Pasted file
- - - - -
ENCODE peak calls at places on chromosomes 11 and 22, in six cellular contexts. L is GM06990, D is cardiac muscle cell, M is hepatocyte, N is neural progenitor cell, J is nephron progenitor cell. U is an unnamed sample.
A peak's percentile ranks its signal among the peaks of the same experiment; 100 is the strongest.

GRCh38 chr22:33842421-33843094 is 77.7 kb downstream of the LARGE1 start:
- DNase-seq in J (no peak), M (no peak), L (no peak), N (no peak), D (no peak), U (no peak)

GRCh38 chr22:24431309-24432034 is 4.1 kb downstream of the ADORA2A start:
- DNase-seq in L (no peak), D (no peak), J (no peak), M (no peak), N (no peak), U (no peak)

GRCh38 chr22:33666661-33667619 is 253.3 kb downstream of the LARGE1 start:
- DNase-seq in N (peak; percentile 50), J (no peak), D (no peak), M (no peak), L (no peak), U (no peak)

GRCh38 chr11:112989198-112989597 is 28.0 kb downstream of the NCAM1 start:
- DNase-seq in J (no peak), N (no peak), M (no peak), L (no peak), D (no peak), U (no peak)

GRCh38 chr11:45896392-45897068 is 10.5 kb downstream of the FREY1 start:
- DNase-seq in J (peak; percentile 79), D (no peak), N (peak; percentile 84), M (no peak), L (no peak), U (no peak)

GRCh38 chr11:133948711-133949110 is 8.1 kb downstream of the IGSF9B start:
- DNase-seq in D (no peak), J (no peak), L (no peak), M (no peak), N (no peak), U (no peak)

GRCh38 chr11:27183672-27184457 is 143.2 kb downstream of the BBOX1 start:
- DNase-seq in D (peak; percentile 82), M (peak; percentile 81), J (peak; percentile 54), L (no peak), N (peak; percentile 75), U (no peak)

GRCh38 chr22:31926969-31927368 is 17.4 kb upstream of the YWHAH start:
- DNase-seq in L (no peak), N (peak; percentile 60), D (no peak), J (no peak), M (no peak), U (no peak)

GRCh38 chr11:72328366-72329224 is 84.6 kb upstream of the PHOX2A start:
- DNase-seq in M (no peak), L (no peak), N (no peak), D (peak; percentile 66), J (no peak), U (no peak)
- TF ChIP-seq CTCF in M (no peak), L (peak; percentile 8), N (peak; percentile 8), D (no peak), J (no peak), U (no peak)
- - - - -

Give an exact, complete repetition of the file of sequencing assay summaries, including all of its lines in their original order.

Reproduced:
ENCODE peak calls at places on chromosomes 11 and 22, in six cellular contexts. L is GM06990, D is cardiac muscle cell, M is hepatocyte, N is neural progenitor cell, J is nephron progenitor cell. U is an unnamed sample.
A peak's percentile ranks its signal among the peaks of the same experiment; 100 is the strongest.

GRCh38 chr22:33842421-33843094 is 77.7 kb downstream of the LARGE1 start:
- DNase-seq in J (no peak), M (no peak), L (no peak), N (no peak), D (no peak), U (no peak)

GRCh38 chr22:24431309-24432034 is 4.1 kb downstream of the ADORA2A start:
- DNase-seq in L (no peak), D (no peak), J (no peak), M (no peak), N (no peak), U (no peak)

GRCh38 chr22:33666661-33667619 is 253.3 kb downstream of the LARGE1 start:
- DNase-seq in N (peak; percentile 50), J (no peak), D (no peak), M (no peak), L (no peak), U (no peak)

GRCh38 chr11:112989198-112989597 is 28.0 kb downstream of the NCAM1 start:
- DNase-seq in J (no peak), N (no peak), M (no peak), L (no peak), D (no peak), U (no peak)

GRCh38 chr11:45896392-45897068 is 10.5 kb downstream of the FREY1 start:
- DNase-seq in J (peak; percentile 79), D (no peak), N (peak; percentile 84), M (no peak), L (no peak), U (no peak)

GRCh38 chr11:133948711-133949110 is 8.1 kb downstream of the IGSF9B start:
- DNase-seq in D (no peak), J (no peak), L (no peak), M (no peak), N (no peak), U (no peak)

GRCh38 chr11:27183672-27184457 is 143.2 kb downstream of the BBOX1 start:
- DNase-seq in D (peak; percentile 82), M (peak; percentile 81), J (peak; percentile 54), L (no peak), N (peak; percentile 75), U (no peak)

GRCh38 chr22:31926969-31927368 is 17.4 kb upstream of the YWHAH start:
- DNase-seq in L (no peak), N (peak; percentile 60), D (no peak), J (no peak), M (no peak), U (no peak)

GRCh38 chr11:72328366-72329224 is 84.6 kb upstream of the PHOX2A start:
- DNase-seq in M (no peak), L (no peak), N (no peak), D (peak; percentile 66), J (no peak), U (no peak)
- TF ChIP-seq CTCF in M (no peak), L (peak; percentile 8), N (peak; percentile 8), D (no peak), J (no peak), U (no peak)